May 2, 2014

Even as the economy continues on a path of slow improvement, brick-and-mortar retailers still find themselves in a real estate market with few vacancies and even fewer new malls under construction. In addition, corporate management remains reluctant to expend any more capital than it feels is absolutely necessary to meet immediate needs.

May 7, 2013

Now, as the recession finally begins to lift, brick-and-mortar retailers are studying their real estate concepts and pondering what comes next.

Some will pare store counts, partially in response to online competition. Some will cut store square footage. Others are expanding store numbers and square footage. Some are expanding fulfillment center square footage. Some are not changing. Careful about that.

What are you doing? Is it what you should be doing?

What are retail real estate advisers and technology providers recommending?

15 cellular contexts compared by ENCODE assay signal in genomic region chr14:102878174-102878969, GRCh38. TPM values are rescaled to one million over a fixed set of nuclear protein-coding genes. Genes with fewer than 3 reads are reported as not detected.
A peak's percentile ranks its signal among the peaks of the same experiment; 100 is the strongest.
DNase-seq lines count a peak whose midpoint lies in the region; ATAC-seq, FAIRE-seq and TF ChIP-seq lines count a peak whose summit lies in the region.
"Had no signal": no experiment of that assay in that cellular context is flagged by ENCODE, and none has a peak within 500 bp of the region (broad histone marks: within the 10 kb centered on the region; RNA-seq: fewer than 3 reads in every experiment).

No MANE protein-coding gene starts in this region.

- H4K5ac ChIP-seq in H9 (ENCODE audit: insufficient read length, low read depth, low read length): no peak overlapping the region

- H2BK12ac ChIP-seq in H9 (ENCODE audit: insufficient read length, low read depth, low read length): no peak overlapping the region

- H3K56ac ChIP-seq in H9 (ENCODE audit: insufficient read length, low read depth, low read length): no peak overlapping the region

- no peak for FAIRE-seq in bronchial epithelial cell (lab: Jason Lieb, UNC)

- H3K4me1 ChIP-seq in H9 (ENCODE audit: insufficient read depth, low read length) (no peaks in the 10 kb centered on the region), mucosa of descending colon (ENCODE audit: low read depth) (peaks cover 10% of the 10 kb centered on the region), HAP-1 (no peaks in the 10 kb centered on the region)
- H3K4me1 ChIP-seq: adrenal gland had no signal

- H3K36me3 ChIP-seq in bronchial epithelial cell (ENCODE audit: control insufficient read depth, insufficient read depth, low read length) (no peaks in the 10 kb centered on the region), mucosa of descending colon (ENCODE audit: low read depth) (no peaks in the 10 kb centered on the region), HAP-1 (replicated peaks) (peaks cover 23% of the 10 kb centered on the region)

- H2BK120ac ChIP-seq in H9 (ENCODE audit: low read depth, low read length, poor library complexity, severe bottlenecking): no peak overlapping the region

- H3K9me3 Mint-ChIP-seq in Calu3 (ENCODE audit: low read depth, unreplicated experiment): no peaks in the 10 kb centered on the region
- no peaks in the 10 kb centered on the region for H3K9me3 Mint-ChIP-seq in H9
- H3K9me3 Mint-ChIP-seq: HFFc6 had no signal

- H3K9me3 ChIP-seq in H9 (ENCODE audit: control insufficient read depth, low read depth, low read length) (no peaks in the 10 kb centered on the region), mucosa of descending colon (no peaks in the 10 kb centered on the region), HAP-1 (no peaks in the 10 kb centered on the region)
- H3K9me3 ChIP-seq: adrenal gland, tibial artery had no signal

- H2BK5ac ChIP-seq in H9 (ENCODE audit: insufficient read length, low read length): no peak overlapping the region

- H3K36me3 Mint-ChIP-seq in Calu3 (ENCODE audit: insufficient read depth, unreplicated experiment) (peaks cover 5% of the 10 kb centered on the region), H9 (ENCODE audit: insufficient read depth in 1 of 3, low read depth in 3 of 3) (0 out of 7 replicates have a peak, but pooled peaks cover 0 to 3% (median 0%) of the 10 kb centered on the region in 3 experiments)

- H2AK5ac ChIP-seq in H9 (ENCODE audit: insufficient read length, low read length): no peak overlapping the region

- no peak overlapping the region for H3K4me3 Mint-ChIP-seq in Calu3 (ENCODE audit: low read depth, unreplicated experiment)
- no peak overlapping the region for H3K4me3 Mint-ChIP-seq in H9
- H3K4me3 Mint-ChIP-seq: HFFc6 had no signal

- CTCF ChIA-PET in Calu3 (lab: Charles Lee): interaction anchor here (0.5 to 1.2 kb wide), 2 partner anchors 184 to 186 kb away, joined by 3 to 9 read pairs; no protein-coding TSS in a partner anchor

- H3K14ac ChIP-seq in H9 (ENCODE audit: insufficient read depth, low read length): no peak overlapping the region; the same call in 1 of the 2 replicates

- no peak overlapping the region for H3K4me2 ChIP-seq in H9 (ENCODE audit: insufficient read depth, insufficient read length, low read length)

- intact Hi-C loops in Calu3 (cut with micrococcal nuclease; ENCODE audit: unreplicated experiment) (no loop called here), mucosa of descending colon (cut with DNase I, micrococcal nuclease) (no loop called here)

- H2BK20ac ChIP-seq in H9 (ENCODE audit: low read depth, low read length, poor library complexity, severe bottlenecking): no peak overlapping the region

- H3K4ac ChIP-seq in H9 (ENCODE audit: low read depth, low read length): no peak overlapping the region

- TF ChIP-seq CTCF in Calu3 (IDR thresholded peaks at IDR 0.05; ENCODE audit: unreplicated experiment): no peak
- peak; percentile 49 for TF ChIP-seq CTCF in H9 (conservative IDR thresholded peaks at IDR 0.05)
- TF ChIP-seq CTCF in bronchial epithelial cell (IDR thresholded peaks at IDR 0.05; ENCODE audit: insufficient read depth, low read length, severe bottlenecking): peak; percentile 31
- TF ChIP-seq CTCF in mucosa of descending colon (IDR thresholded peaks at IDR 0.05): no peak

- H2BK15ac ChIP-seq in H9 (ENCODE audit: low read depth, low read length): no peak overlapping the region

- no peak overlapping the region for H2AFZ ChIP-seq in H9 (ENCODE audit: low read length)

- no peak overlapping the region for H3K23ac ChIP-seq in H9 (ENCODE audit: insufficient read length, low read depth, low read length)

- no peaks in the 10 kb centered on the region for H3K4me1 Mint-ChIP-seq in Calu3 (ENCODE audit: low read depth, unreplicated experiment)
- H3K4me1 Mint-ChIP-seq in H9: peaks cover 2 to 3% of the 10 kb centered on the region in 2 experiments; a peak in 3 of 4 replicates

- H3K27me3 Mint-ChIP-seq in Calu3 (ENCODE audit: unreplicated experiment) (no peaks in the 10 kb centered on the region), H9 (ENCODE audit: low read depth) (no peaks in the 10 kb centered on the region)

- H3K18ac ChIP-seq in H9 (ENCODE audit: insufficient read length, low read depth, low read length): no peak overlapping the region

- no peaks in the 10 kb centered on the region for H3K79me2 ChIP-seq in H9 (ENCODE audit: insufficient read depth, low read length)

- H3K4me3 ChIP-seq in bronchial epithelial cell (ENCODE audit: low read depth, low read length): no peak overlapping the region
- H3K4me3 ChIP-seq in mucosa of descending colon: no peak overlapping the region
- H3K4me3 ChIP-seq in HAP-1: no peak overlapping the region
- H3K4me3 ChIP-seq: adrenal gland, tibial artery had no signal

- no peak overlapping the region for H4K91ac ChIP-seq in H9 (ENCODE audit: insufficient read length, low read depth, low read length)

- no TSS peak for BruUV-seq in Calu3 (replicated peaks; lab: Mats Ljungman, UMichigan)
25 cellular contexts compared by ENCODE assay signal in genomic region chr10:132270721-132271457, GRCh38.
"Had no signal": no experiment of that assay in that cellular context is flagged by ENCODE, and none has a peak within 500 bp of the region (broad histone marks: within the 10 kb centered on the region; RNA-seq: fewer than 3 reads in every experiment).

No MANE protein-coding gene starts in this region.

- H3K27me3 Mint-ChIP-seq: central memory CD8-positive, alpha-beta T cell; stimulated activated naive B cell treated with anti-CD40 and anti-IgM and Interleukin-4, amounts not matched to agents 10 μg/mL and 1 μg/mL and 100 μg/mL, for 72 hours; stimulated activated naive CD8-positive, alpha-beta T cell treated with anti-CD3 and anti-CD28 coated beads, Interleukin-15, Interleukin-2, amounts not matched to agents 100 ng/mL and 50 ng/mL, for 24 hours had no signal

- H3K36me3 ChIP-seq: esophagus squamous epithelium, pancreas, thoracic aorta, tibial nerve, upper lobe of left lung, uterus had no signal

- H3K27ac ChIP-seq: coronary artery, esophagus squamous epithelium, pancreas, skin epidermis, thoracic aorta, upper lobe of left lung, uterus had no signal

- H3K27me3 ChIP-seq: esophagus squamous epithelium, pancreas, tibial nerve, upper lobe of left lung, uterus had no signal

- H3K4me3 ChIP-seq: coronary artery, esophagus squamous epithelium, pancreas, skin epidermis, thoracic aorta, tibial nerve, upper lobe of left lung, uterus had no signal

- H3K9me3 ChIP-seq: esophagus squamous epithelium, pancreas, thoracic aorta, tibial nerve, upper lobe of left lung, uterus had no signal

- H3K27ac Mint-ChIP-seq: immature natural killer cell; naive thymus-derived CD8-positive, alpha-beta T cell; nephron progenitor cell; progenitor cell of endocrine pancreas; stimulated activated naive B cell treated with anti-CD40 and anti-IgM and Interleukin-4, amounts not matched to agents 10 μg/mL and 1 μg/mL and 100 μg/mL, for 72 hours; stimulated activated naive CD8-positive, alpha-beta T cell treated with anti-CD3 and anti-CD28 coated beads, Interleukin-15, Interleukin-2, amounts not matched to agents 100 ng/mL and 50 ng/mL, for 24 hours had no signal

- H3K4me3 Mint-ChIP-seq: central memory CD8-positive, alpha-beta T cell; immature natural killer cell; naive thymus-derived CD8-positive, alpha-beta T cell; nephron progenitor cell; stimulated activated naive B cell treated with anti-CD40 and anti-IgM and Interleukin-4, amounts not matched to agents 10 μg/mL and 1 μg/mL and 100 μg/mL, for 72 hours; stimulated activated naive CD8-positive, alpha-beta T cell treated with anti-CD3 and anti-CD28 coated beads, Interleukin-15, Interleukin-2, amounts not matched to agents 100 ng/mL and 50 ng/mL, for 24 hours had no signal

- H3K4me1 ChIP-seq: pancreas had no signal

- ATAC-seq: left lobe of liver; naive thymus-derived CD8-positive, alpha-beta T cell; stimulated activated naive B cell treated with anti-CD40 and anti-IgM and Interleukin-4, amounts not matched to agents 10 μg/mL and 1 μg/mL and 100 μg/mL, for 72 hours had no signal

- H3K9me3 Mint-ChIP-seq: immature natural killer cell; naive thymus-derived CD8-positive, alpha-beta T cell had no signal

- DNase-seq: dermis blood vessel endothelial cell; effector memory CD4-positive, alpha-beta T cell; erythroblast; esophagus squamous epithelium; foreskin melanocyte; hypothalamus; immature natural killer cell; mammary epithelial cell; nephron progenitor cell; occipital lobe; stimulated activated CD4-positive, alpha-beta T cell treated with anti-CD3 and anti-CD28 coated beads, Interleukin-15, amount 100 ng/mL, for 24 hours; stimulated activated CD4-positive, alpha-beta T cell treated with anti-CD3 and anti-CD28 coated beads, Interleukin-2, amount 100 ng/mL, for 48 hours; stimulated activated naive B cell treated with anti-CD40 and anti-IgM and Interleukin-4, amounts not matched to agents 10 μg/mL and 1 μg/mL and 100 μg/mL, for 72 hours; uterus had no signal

May 7, 2013

What should you know — or do — to better manage your business? And how far are you prepared to grow? Real estate advisers and tech companies offer the following tips:

"A complete portfolio analysis will enable your service provider to lay out a program to extract as much value as possible from your real estate."

— Mark Dufton, DJM Realty, Melville, N.Y.

Whether your chain is growing or shrinking, the first step in managing retail real estate is to "get your arms around your data."

— Andy Thomas, Virtual Premise, Atlanta

April 17, 2012

Recovery is a relative term when applied to retail real estate. It’s taken a couple of years of determined optimism, but most in the industry have now reconciled themselves to the realities of the new world order. A world where capital is cautiously invested and most retailers, even those that are opening new stores, have flattened growth rates. Gone are the days of expansive, unrestrained development — replaced instead by measured, deliberate decisions and a renewed focus on redevelopment, relocation and re-evaluation of portfolios.